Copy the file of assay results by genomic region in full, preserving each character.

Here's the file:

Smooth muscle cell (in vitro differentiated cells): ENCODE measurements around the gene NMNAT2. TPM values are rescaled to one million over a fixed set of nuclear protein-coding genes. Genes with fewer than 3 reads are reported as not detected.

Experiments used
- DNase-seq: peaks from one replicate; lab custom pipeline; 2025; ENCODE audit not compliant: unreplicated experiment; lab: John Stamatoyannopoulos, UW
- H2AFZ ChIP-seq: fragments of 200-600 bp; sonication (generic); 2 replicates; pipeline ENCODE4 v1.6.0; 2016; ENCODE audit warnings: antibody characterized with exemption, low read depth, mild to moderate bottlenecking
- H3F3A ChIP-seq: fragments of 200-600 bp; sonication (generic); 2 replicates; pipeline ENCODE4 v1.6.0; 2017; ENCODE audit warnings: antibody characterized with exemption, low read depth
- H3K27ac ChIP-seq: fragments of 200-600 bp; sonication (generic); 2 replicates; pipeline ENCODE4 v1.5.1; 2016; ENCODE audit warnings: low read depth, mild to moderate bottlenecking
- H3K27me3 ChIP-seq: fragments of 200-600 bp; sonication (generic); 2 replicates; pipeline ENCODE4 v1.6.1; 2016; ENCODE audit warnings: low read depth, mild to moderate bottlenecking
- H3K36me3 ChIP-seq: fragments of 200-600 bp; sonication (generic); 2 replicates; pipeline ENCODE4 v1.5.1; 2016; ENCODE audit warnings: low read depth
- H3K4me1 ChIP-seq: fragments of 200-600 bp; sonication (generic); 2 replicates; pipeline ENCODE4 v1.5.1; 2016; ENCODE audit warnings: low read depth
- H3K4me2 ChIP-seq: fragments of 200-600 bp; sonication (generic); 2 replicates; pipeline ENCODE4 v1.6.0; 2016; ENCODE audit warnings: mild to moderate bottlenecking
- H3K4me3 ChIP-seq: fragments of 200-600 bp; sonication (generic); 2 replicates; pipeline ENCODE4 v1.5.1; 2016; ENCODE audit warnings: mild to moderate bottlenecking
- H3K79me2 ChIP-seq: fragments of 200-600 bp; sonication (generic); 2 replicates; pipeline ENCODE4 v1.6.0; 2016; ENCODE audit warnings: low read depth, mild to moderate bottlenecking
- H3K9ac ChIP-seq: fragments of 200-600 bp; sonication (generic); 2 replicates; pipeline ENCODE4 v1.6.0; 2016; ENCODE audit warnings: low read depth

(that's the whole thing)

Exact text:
Smooth muscle cell (in vitro differentiated cells): ENCODE measurements around the gene NMNAT2. TPM values are rescaled to one million over a fixed set of nuclear protein-coding genes. Genes with fewer than 3 reads are reported as not detected.

Experiments used
- DNase-seq: peaks from one replicate; lab custom pipeline; 2025; ENCODE audit not compliant: unreplicated experiment; lab: John Stamatoyannopoulos, UW
- H2AFZ ChIP-seq: fragments of 200-600 bp; sonication (generic); 2 replicates; pipeline ENCODE4 v1.6.0; 2016; ENCODE audit warnings: antibody characterized with exemption, low read depth, mild to moderate bottlenecking
- H3F3A ChIP-seq: fragments of 200-600 bp; sonication (generic); 2 replicates; pipeline ENCODE4 v1.6.0; 2017; ENCODE audit warnings: antibody characterized with exemption, low read depth
- H3K27ac ChIP-seq: fragments of 200-600 bp; sonication (generic); 2 replicates; pipeline ENCODE4 v1.5.1; 2016; ENCODE audit warnings: low read depth, mild to moderate bottlenecking
- H3K27me3 ChIP-seq: fragments of 200-600 bp; sonication (generic); 2 replicates; pipeline ENCODE4 v1.6.1; 2016; ENCODE audit warnings: low read depth, mild to moderate bottlenecking
- H3K36me3 ChIP-seq: fragments of 200-600 bp; sonication (generic); 2 replicates; pipeline ENCODE4 v1.5.1; 2016; ENCODE audit warnings: low read depth
- H3K4me1 ChIP-seq: fragments of 200-600 bp; sonication (generic); 2 replicates; pipeline ENCODE4 v1.5.1; 2016; ENCODE audit warnings: low read depth
- H3K4me2 ChIP-seq: fragments of 200-600 bp; sonication (generic); 2 replicates; pipeline ENCODE4 v1.6.0; 2016; ENCODE audit warnings: mild to moderate bottlenecking
- H3K4me3 ChIP-seq: fragments of 200-600 bp; sonication (generic); 2 replicates; pipeline ENCODE4 v1.5.1; 2016; ENCODE audit warnings: mild to moderate bottlenecking
- H3K79me2 ChIP-seq: fragments of 200-600 bp; sonication (generic); 2 replicates; pipeline ENCODE4 v1.6.0; 2016; ENCODE audit warnings: low read depth, mild to moderate bottlenecking
- H3K9ac ChIP-seq: fragments of 200-600 bp; sonication (generic); 2 replicates; pipeline ENCODE4 v1.6.0; 2016; ENCODE audit warnings: low read depth